Glad that folk found a thumbnail sketch of George C. Marshall of interest. I don't believe history necessarily repeats itself, but do believe humans have a profound capacity for making the same mistakes over and over again -- which is why we need to study the past seriously.
Let me first answer a couple of questions -- I certainly agree with Kaliediscope that in the wake of World War One there was no agreement among the victors as to the shape of the peace. One recent book -- Margaret MacMillian's "Paris 1919" does a brilliant job detailing this and I fully recommend. MacMillian is the great grand daughter of Dsvid Lloyd George, and a Canadian Historian. One needs a fairly detailed understanding of how Wilson got the US into WWI, his shift from seeming Liberal to Authoritarian style once this occurred, and how Wilson grafted his earlier idealism on to Authoritarianism to capture the full sense of "Our Man at Versailles" and how he interfaced with his French and British counterparts. Needless to say he was given a super hero welcome when he arrived in France for the conference, and at the end virtually no one saw him off when he departed.
Marshall had virtually nothing to do with the Post World War One architecture -- he was a very junior peon on General Pershing's staff -- but he displayed his competence throughout the US engagement, and as a result, Pershing was Marshall's career mentor within the US Army. In World War One -- Marshall had been sent over to France early in 1917 to organize the logistics for the arrival of the US Army -- and he fought the good fight for an American sector of the front, rather than as the British and French preferred, to throw American troops into their lines as ready canon fodder as they arrived fresh from stateside training. Marshall got the sector on the French-German border just south of Luxumbourg, and then negotiated the use of French ports, french rail system, location of HQ, training and assembly grounds and all in preperation for the arrival of the US Army. He was in combat as a Major for about four months, and then Pershing pulled him out of the lines for his staff. Among other things, he spoke French, had decent relations with counterparts in the French Military, was respected, and was a genius at logistics.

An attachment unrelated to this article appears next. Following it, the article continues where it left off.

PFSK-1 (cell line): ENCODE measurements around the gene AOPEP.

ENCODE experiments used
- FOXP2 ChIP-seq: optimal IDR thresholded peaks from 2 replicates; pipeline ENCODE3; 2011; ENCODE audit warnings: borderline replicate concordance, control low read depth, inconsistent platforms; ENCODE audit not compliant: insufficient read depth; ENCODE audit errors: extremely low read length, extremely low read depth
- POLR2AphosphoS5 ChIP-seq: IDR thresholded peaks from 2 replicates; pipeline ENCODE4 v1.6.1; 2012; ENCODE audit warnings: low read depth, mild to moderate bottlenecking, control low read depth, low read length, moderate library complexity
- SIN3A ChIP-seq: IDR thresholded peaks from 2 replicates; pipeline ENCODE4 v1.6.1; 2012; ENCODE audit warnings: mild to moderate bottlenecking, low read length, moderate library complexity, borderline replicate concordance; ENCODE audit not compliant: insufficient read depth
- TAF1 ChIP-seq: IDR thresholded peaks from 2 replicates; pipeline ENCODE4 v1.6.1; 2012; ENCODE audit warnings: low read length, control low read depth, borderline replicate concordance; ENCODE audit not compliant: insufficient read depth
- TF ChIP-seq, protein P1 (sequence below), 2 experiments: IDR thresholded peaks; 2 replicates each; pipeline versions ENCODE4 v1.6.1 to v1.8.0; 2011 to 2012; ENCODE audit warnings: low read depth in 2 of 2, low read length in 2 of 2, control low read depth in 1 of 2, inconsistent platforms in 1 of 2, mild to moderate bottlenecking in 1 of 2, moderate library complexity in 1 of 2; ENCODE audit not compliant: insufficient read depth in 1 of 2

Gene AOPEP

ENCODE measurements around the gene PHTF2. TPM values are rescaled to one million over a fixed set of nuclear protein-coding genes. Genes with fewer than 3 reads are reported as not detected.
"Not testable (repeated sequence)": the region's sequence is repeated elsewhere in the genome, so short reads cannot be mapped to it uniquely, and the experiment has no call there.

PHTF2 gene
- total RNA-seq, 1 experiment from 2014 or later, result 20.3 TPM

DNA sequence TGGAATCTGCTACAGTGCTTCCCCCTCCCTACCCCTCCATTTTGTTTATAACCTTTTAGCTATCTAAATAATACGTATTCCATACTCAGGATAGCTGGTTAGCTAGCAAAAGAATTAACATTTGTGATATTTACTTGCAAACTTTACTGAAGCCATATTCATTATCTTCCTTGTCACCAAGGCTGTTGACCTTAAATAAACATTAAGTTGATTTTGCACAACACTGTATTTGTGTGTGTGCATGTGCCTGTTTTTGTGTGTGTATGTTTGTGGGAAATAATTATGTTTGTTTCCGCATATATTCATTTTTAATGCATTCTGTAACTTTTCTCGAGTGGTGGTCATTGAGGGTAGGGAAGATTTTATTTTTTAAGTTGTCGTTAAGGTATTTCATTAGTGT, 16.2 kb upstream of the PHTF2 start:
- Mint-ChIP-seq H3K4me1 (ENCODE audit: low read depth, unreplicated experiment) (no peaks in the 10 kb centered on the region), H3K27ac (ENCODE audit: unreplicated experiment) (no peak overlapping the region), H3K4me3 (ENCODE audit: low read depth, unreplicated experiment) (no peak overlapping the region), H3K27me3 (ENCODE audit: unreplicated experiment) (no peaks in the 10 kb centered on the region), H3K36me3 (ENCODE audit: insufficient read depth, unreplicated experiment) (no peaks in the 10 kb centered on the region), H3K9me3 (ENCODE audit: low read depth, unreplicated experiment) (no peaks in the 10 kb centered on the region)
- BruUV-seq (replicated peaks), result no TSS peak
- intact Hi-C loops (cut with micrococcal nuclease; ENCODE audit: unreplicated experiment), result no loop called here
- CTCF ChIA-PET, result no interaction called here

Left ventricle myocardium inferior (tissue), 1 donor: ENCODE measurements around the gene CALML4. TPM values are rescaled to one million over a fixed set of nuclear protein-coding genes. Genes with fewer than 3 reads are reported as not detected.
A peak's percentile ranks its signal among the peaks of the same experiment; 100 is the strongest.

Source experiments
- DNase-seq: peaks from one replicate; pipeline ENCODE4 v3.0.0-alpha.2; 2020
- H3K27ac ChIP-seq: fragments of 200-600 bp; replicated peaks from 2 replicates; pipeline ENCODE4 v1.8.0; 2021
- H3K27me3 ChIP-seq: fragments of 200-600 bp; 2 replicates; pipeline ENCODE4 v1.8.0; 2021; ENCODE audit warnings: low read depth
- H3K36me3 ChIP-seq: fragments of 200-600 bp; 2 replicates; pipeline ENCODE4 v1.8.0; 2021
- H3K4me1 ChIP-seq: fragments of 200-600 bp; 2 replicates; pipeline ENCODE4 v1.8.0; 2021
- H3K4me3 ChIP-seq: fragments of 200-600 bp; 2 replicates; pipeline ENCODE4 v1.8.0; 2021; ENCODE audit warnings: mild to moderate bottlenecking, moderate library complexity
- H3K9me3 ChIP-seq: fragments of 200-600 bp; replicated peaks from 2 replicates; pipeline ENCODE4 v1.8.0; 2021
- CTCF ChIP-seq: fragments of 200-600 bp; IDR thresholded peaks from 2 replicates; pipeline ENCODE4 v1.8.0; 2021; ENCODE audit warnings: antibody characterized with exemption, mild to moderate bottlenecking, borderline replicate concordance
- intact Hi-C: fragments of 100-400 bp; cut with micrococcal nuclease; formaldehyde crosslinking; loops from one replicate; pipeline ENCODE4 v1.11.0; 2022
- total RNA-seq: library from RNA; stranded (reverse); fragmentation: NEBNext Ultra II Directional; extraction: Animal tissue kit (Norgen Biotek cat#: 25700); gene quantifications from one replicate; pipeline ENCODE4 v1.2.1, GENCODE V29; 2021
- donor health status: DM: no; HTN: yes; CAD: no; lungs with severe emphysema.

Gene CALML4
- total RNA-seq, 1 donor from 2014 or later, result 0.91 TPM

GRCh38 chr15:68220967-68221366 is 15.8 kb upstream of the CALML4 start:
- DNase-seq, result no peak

Any agreements on the "shape of the peace" post WWI didn't involve the US. We all know that the French and British had them -- Sykes-Picot, for instance dates from 1915 and splits much of the former Ottoman Empire between French and British interests -- but since it was a Secret Agreement, Wilson felt no cause to recognize it. No one who was in on the initial years of the war expected revolution in Russia and a Bolshevic take-over -- and Russia's dropping out of the alliance, and thus absence from the peace conference with demands for a sphere of influence. So indeed, there was no overall plan to which all agreed. And as we know, Wilson lost the Republicans during the Versailles negotiations, and ended up with a huge domestic political loss. What's important for understanding Marshall's evolution of a doctrine is to understand he was on the margins of the Military and Political process during those years -- young, bright, able, and placed to observe the inner workings -- but not any sort of significant factor.